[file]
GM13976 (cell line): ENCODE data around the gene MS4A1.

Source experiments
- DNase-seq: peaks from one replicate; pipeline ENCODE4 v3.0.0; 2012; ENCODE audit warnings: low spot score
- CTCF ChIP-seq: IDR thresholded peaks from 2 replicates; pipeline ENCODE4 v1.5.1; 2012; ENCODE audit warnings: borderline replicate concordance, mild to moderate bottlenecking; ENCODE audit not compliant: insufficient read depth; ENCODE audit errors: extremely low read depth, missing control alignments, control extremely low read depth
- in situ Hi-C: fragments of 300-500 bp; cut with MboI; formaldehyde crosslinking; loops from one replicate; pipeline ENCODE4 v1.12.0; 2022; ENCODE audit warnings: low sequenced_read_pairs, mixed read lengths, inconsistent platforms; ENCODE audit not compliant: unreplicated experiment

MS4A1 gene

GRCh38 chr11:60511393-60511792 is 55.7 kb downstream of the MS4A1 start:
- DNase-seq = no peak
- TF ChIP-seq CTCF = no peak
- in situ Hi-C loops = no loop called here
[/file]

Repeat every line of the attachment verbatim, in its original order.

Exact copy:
GM13976 (cell line): ENCODE data around the gene MS4A1.

Source experiments
- DNase-seq: peaks from one replicate; pipeline ENCODE4 v3.0.0; 2012; ENCODE audit warnings: low spot score
- CTCF ChIP-seq: IDR thresholded peaks from 2 replicates; pipeline ENCODE4 v1.5.1; 2012; ENCODE audit warnings: borderline replicate concordance, mild to moderate bottlenecking; ENCODE audit not compliant: insufficient read depth; ENCODE audit errors: extremely low read depth, missing control alignments, control extremely low read depth
- in situ Hi-C: fragments of 300-500 bp; cut with MboI; formaldehyde crosslinking; loops from one replicate; pipeline ENCODE4 v1.12.0; 2022; ENCODE audit warnings: low sequenced_read_pairs, mixed read lengths, inconsistent platforms; ENCODE audit not compliant: unreplicated experiment

MS4A1 gene

GRCh38 chr11:60511393-60511792 is 55.7 kb downstream of the MS4A1 start:
- DNase-seq = no peak
- TF ChIP-seq CTCF = no peak
- in situ Hi-C loops = no loop called here